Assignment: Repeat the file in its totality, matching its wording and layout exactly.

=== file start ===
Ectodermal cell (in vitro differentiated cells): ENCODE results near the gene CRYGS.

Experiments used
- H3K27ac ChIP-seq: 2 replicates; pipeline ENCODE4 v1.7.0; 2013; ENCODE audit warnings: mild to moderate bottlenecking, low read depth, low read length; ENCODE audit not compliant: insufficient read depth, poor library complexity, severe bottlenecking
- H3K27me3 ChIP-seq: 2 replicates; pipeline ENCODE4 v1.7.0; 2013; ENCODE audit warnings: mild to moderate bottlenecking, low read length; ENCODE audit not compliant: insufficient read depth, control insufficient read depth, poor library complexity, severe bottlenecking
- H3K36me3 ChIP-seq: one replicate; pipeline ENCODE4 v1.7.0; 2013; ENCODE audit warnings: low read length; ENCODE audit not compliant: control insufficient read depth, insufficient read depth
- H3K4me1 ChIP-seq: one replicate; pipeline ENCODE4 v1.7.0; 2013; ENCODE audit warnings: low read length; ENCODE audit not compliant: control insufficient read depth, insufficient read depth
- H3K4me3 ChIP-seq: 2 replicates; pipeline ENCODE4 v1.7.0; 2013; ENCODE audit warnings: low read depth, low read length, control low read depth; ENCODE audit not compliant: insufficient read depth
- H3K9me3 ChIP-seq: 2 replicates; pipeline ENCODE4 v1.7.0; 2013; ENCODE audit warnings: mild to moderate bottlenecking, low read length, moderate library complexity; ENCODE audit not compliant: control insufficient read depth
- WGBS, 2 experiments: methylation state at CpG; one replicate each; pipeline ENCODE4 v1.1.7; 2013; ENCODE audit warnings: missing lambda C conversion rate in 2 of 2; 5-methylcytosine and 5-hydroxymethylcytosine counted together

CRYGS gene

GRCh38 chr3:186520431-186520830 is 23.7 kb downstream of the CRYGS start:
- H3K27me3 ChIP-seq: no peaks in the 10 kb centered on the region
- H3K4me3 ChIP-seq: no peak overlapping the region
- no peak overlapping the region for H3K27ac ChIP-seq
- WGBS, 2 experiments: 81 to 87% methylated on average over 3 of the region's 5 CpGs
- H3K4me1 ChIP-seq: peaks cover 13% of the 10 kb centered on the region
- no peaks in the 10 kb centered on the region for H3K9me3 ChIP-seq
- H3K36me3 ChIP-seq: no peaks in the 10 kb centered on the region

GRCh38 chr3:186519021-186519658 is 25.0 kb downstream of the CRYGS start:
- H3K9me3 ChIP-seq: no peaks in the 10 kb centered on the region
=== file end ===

Ectodermal cell (in vitro differentiated cells): ENCODE results near the gene CRYGS.

Experiments used
- H3K27ac ChIP-seq: 2 replicates; pipeline ENCODE4 v1.7.0; 2013; ENCODE audit warnings: mild to moderate bottlenecking, low read depth, low read length; ENCODE audit not compliant: insufficient read depth, poor library complexity, severe bottlenecking
- H3K27me3 ChIP-seq: 2 replicates; pipeline ENCODE4 v1.7.0; 2013; ENCODE audit warnings: mild to moderate bottlenecking, low read length; ENCODE audit not compliant: insufficient read depth, control insufficient read depth, poor library complexity, severe bottlenecking
- H3K36me3 ChIP-seq: one replicate; pipeline ENCODE4 v1.7.0; 2013; ENCODE audit warnings: low read length; ENCODE audit not compliant: control insufficient read depth, insufficient read depth
- H3K4me1 ChIP-seq: one replicate; pipeline ENCODE4 v1.7.0; 2013; ENCODE audit warnings: low read length; ENCODE audit not compliant: control insufficient read depth, insufficient read depth
- H3K4me3 ChIP-seq: 2 replicates; pipeline ENCODE4 v1.7.0; 2013; ENCODE audit warnings: low read depth, low read length, control low read depth; ENCODE audit not compliant: insufficient read depth
- H3K9me3 ChIP-seq: 2 replicates; pipeline ENCODE4 v1.7.0; 2013; ENCODE audit warnings: mild to moderate bottlenecking, low read length, moderate library complexity; ENCODE audit not compliant: control insufficient read depth
- WGBS, 2 experiments: methylation state at CpG; one replicate each; pipeline ENCODE4 v1.1.7; 2013; ENCODE audit warnings: missing lambda C conversion rate in 2 of 2; 5-methylcytosine and 5-hydroxymethylcytosine counted together

CRYGS gene

GRCh38 chr3:186520431-186520830 is 23.7 kb downstream of the CRYGS start:
- H3K27me3 ChIP-seq: no peaks in the 10 kb centered on the region
- H3K4me3 ChIP-seq: no peak overlapping the region
- no peak overlapping the region for H3K27ac ChIP-seq
- WGBS, 2 experiments: 81 to 87% methylated on average over 3 of the region's 5 CpGs
- H3K4me1 ChIP-seq: peaks cover 13% of the 10 kb centered on the region
- no peaks in the 10 kb centered on the region for H3K9me3 ChIP-seq
- H3K36me3 ChIP-seq: no peaks in the 10 kb centered on the region

GRCh38 chr3:186519021-186519658 is 25.0 kb downstream of the CRYGS start:
- H3K9me3 ChIP-seq: no peaks in the 10 kb centered on the region